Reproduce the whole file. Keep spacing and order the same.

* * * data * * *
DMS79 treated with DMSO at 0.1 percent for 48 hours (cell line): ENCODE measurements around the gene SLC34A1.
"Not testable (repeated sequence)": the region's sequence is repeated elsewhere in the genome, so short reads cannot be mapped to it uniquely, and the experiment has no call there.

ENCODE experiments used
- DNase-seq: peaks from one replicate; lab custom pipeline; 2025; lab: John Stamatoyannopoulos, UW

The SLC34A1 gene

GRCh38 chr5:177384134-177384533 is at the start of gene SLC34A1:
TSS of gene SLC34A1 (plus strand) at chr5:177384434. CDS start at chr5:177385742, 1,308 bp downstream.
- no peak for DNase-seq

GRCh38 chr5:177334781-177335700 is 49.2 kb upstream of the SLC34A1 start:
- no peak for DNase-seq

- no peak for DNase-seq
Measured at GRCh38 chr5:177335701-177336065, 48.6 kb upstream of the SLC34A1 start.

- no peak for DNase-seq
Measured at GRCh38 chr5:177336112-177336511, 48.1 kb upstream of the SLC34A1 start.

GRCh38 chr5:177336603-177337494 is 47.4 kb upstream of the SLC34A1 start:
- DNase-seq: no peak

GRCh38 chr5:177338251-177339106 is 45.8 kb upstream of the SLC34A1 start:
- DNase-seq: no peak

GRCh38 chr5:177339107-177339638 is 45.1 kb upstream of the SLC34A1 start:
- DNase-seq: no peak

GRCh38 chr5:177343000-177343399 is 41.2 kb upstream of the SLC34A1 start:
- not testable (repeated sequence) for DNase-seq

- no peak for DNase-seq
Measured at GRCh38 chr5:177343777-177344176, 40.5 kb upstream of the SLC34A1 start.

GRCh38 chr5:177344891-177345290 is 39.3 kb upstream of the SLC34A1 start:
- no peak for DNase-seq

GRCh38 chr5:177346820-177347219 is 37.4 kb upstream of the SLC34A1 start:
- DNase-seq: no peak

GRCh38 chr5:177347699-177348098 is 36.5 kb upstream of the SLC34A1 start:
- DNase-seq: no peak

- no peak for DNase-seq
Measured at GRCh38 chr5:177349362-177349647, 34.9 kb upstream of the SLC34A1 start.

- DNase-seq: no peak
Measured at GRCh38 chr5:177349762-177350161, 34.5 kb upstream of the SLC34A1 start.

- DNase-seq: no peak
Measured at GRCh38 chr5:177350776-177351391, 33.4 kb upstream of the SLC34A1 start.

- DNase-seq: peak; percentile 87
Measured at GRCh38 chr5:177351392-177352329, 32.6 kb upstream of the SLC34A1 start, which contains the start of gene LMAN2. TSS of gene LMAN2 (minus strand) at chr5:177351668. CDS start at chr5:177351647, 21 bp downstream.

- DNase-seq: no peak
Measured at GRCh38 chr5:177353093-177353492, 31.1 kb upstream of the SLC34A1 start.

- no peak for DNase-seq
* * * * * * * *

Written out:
DMS79 treated with DMSO at 0.1 percent for 48 hours (cell line): ENCODE measurements around the gene SLC34A1.
"Not testable (repeated sequence)": the region's sequence is repeated elsewhere in the genome, so short reads cannot be mapped to it uniquely, and the experiment has no call there.

ENCODE experiments used
- DNase-seq: peaks from one replicate; lab custom pipeline; 2025; lab: John Stamatoyannopoulos, UW

The SLC34A1 gene

GRCh38 chr5:177384134-177384533 is at the start of gene SLC34A1:
TSS of gene SLC34A1 (plus strand) at chr5:177384434. CDS start at chr5:177385742, 1,308 bp downstream.
- no peak for DNase-seq

GRCh38 chr5:177334781-177335700 is 49.2 kb upstream of the SLC34A1 start:
- no peak for DNase-seq

- no peak for DNase-seq
Measured at GRCh38 chr5:177335701-177336065, 48.6 kb upstream of the SLC34A1 start.

- no peak for DNase-seq
Measured at GRCh38 chr5:177336112-177336511, 48.1 kb upstream of the SLC34A1 start.

GRCh38 chr5:177336603-177337494 is 47.4 kb upstream of the SLC34A1 start:
- DNase-seq: no peak

GRCh38 chr5:177338251-177339106 is 45.8 kb upstream of the SLC34A1 start:
- DNase-seq: no peak

GRCh38 chr5:177339107-177339638 is 45.1 kb upstream of the SLC34A1 start:
- DNase-seq: no peak

GRCh38 chr5:177343000-177343399 is 41.2 kb upstream of the SLC34A1 start:
- not testable (repeated sequence) for DNase-seq

- no peak for DNase-seq
Measured at GRCh38 chr5:177343777-177344176, 40.5 kb upstream of the SLC34A1 start.

GRCh38 chr5:177344891-177345290 is 39.3 kb upstream of the SLC34A1 start:
- no peak for DNase-seq

GRCh38 chr5:177346820-177347219 is 37.4 kb upstream of the SLC34A1 start:
- DNase-seq: no peak

GRCh38 chr5:177347699-177348098 is 36.5 kb upstream of the SLC34A1 start:
- DNase-seq: no peak

- no peak for DNase-seq
Measured at GRCh38 chr5:177349362-177349647, 34.9 kb upstream of the SLC34A1 start.

- DNase-seq: no peak
Measured at GRCh38 chr5:177349762-177350161, 34.5 kb upstream of the SLC34A1 start.

- DNase-seq: no peak
Measured at GRCh38 chr5:177350776-177351391, 33.4 kb upstream of the SLC34A1 start.

- DNase-seq: peak; percentile 87
Measured at GRCh38 chr5:177351392-177352329, 32.6 kb upstream of the SLC34A1 start, which contains the start of gene LMAN2. TSS of gene LMAN2 (minus strand) at chr5:177351668. CDS start at chr5:177351647, 21 bp downstream.

- DNase-seq: no peak
Measured at GRCh38 chr5:177353093-177353492, 31.1 kb upstream of the SLC34A1 start.

- no peak for DNase-seq